Write an article, review, or story for Hermetic Library

Interested in writing for Hermetic Library? Now you can!

I am announcing an open and rolling call for you to pitch ideas for submissions to Hermetic Library’s blog, site, private publication for subscription Patrons, or, possibly-maybe-once-and-future, journal!

(If you want to post to the Hrmtc Underground BBS or submit something to the wild & wooly Zine instead, go ahead! There’s no formal submissions process for either of those. What I’m describing here is specifically for publishing to the blog, site, and/or journal.)

I recently created an online form which you can use to submit a pitch for your submission idea. I’d mentioned it in a couple of places, and have it linked on the website and in the sidebar of the library blog, but wanted to make sure I more formally announce it to you here.

You’re probably already familiar with the library and the blog, but if not you should be sure to get an idea of what the library is all about before making a pitch. Consider taking a gander at the submissions guidelines for the Anthology Journal for some general idea of what I thought submissions to that might have looked like. Now that I’m thinking about it, there’s also the contributors’ guidelines in the Caduceus archive you can consider as well.

But, once you’ve got an idea that you feel is right for the library audience, you’re ready to start. You should pitch your idea for a submission!

What happens next, you ask? What’s the process of moving from making a pitch, developing a submission, compensating you, and, finally, publishing your work for the public audience of the library to read? Well, I’m so excited you asked! Let me tell you!

The Pitch

When a pitch comes in, what I plan on doing is posting it to a private forum for my Patrons. I’ll do that to give them a chance to let me know what they think, and if they’re interested in reading the proposed submission. I’ll take their feedback into consideration on whether to accept or reject the pitch, and move forward with the idea as a submission.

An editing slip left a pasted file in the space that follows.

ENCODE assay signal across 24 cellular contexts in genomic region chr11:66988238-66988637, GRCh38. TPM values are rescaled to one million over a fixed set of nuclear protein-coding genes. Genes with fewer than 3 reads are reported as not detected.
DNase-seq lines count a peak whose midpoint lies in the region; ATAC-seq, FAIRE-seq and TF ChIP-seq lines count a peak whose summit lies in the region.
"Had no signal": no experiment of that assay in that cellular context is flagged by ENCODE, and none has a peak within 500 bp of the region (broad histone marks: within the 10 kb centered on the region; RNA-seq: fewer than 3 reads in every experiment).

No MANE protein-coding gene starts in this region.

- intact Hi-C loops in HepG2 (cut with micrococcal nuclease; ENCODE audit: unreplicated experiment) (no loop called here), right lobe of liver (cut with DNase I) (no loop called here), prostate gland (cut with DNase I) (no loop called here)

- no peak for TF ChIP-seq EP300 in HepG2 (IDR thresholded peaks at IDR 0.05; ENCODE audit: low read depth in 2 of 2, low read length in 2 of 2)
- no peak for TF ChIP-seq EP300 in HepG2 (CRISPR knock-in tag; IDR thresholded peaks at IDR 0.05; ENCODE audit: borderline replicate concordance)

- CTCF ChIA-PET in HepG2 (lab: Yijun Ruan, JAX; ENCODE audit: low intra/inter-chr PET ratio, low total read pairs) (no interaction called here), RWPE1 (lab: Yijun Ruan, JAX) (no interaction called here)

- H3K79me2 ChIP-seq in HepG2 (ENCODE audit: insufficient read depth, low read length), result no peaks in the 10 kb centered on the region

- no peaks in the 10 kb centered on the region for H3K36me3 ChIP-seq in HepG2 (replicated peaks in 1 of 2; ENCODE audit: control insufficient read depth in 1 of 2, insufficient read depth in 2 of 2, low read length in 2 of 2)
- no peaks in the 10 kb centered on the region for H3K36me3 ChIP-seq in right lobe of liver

If the pitch idea is not accepted, I’ll suggest whether or not to revise the submission for another try. Optionally, the author may consider posting the submission as topic for Discussion on the BBS.

If the pitch is accepted, then I’ll ask the author to submit the article, review or story for consideration.

The Submission

When a submission comes in, what I plan on doing is posting it to a private forum for my Patrons. I’ll do that to give them a chance to let me know what they think about the various merits of the submission. I’ll take their feedback into consideration on whether to accept or reject the pitch, and move forward with compensation for the author and then posting the submission to one of Hermetic Library’s projects.

If the submission is not accepted, I’ll suggest whether or not to revise the submission for another try. Optionally, the author may consider posting to their work as a topic for Discussion on the BBS, or submitting to the Hermetic Library Zine instead.

If the submission is accepted, I’ll move forward with paying the author. Once I’ve successfully compensated the author for their work, I will then post the the article, review or story for the public to read one of the variety of places I publish.


For submissions that are accepted for publication, I happily offer thanks. I’m also delighted to send a gratis download code for any one of the released anthology albums.